Court documents: Man accused in 2013 Athol murder case said boy’s injuries caused by fall

  • Christopher Vinsant, 30, of Athol enters Superior Court in Northampton on Monday, April 10, 2017, for arraignment on charges of murder and assault and battery on a child causing serious bodily injury in connection with the July 10, 2013, death of Isaiah Buckner, 10, of Athol.

Recorder Staff
Published: 4/11/2017 6:04:45 PM

Court papers offer insight into the case against Christopher Vinsant in the death of 10-year-old Isaiah Buckner nearly four years ago.

Vinsant, 30, was arraigned on charges of first degree murder and assault and battery on a child with substantial injuries on Monday after a Franklin County grand jury indicted Vinsant on Friday in connection with the Athol death. Vinsant, who was Buckner’s mother’s boyfriend at the time, pleaded not guilty to the two charges and is being held without bail.

Buckner was in Vinsant’s care when he was taken to the hospital with abdominal trauma, from which he later died, according to the Northwestern District Attorney’s Office. Family and friends, according to the court filing, said the child was in good spirits and eating dinner on July 7, 2013. That next morning, however, Buckner was transported to the Athol Memorial Hospital where emergency responders said the boy did not have a pulse and was not breathing. EMS responders were able to get a pulse on the boy, who was then airlifted by LifeFlight to UMass Memorial Medical Center in Worcester where he was pronounced dead on July 10, 2013.

According to the court papers, Vinsant told authorities that the child was vomiting on the morning of July 8, 2013.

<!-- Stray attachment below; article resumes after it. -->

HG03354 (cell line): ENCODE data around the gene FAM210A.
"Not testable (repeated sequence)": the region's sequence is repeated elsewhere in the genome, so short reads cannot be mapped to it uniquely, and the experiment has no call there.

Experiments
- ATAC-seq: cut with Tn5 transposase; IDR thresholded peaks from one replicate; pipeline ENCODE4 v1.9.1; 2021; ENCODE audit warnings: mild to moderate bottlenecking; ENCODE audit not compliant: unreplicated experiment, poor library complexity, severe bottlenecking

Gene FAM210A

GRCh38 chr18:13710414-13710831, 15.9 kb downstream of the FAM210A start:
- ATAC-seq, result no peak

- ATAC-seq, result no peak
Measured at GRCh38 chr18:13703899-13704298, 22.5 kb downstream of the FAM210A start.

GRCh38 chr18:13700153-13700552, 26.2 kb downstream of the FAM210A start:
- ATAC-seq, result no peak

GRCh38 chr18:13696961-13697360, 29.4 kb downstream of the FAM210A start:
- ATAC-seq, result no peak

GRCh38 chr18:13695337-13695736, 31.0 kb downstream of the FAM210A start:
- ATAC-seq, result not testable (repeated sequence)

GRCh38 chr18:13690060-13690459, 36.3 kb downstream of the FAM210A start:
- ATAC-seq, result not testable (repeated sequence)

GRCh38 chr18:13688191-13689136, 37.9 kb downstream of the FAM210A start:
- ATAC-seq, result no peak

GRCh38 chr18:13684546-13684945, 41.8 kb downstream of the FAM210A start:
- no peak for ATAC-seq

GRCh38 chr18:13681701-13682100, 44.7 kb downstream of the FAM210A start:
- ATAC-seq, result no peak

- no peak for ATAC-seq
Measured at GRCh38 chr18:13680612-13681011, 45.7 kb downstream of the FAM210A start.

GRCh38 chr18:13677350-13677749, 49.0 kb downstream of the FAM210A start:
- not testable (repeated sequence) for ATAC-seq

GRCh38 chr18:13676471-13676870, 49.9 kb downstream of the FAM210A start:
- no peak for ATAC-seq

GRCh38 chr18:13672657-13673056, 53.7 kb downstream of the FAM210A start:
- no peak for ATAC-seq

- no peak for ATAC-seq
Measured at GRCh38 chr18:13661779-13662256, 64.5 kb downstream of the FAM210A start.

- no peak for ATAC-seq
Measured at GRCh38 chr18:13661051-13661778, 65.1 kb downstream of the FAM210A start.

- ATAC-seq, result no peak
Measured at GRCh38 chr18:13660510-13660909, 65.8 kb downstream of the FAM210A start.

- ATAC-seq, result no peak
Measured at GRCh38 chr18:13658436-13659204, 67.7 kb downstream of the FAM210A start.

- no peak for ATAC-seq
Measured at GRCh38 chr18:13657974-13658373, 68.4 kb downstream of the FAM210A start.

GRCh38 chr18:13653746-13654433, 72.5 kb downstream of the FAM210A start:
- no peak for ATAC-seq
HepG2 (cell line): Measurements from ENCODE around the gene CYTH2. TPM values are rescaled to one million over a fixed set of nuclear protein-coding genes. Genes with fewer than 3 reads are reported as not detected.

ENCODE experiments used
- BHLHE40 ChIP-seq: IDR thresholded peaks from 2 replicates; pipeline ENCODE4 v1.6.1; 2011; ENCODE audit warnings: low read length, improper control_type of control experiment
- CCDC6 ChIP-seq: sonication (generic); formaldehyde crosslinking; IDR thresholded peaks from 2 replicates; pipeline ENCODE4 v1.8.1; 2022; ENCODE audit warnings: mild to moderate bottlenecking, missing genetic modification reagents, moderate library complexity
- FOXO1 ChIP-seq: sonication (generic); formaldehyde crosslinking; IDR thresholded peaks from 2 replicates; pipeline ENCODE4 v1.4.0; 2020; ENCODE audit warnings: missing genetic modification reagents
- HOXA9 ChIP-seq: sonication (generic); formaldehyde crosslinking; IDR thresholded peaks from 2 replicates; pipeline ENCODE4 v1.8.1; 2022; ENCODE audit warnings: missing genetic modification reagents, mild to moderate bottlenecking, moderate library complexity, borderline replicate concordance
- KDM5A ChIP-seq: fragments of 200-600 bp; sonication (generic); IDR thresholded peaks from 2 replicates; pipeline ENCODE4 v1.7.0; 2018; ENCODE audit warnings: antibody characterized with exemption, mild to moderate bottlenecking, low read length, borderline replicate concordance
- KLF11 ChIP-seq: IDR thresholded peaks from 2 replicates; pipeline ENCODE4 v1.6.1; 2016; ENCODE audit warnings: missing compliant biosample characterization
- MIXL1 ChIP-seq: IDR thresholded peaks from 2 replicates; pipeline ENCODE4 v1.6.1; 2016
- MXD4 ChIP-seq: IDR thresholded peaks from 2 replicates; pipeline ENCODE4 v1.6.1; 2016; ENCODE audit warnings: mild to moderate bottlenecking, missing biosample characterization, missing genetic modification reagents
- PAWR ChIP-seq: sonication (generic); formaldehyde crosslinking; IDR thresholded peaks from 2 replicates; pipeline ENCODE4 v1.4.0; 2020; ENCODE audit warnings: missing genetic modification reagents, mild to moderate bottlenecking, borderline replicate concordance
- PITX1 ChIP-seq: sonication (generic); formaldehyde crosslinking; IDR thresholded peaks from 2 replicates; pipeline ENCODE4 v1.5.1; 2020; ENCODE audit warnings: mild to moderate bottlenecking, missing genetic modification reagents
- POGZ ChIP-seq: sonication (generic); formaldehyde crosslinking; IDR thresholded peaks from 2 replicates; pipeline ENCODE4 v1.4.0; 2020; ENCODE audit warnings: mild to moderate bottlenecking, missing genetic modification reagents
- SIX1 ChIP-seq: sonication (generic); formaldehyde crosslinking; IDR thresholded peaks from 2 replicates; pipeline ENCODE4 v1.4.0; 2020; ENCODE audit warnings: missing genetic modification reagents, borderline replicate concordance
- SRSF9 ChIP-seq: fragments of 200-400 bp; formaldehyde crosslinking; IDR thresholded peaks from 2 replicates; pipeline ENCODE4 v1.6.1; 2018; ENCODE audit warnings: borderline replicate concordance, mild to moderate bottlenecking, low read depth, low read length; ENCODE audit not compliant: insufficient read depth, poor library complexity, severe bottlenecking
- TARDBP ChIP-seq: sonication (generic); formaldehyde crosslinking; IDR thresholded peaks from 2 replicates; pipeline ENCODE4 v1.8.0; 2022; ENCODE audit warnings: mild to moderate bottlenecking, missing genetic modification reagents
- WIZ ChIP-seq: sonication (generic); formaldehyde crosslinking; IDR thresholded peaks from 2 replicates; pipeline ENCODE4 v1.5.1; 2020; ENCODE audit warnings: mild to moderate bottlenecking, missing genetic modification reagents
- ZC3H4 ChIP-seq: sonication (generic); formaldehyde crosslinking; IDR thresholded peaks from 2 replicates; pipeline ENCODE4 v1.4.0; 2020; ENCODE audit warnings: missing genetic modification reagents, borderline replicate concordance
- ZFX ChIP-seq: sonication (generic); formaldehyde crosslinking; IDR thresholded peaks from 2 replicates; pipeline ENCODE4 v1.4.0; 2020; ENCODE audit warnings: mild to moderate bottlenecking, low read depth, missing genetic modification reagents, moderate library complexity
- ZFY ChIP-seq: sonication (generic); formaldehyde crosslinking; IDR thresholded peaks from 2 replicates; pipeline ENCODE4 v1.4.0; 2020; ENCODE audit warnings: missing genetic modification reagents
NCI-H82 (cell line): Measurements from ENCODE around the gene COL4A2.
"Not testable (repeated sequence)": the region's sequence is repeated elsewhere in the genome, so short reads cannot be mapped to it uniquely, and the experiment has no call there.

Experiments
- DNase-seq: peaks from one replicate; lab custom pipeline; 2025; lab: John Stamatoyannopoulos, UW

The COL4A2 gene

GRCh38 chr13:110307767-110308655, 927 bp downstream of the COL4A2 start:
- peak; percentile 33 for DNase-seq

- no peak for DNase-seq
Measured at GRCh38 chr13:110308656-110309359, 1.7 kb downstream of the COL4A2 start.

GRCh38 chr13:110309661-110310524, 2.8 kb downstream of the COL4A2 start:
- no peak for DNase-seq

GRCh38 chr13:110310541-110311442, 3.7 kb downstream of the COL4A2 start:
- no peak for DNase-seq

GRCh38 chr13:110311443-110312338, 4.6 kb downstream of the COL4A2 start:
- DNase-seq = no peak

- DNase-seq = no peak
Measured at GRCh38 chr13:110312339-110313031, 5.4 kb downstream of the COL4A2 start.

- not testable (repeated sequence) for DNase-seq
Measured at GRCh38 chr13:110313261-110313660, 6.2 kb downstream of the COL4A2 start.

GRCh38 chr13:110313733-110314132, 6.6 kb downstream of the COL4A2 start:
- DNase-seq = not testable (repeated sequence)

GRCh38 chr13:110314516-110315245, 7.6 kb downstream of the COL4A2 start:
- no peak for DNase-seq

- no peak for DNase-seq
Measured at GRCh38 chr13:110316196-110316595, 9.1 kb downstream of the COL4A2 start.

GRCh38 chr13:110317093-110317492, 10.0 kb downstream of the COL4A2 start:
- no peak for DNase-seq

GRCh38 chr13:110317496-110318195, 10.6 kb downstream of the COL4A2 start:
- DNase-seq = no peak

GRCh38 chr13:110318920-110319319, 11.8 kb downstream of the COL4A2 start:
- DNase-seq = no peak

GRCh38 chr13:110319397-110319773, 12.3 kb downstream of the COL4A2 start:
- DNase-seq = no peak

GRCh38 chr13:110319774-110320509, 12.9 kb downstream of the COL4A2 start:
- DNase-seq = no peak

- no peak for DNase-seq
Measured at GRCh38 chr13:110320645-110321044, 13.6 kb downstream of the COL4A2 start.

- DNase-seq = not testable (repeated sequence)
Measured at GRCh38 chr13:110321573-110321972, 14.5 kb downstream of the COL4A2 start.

The filings state that the results of the autopsy, performed by Mindy Hull from the Massachusetts Office of the chief Medical Examiner, were pending for nearly two years, and the office ultimately said the cause of death was undetermined.

Felix Browne, a spokesman for the Medical Examiner’s Office, said the office cannot comment on specific investigations or why this specific case was pending for two years.

“While certain cases come to a resolution fairly quickly, some require a more far reaching investigation that may call in outside experts or require additional testing,” Browne said. “The ME’s office works to complete investigations in a timely manner, but thoroughness and accuracy come first.”

In the filings, the pediatric surgeon who operated on Buckner said he had a “transected jejunum,” a severe abdominal injury, and said the injury was rare and typically results from a serious trauma like an auto accident or a fall from several stories. The injury can also be the result of an intentionally inflicted trauma, according to the doctor in the court filings.

In interviews with family and friends, they were not able to account for the injury and said Buckner was happy and well the night before.

Because of the narrative provided by the interviews, the DA’s office said Buckner was alone with Vinsant during the time of the injury. Vinsant later told authorities that Buckner had fallen on a play structure the day before being taken to the hospital, but video evidence does not confirm this story, according to the documents.

A doctor from the New Hampshire Medical Examiner’s office, who was brought in for a second opinion, reviewed the medical records and determined the death was a homicide. The New Hampshire Medical Examiner’s office said the injury was caused intentionally and not caused by the fall Vinsant described.

After seven days of testimony and evidence, the Grand Jury voted last week to indict Vinsant on the two charges.

According to the District Attorney’s Office, Vinsant is scheduled to return to Franklin Superior Court for a pretrial hearing on Sept. 8.

Reach Miranda Davis at
413-772-0261, ext. 280
or mdavis@recorder.com.


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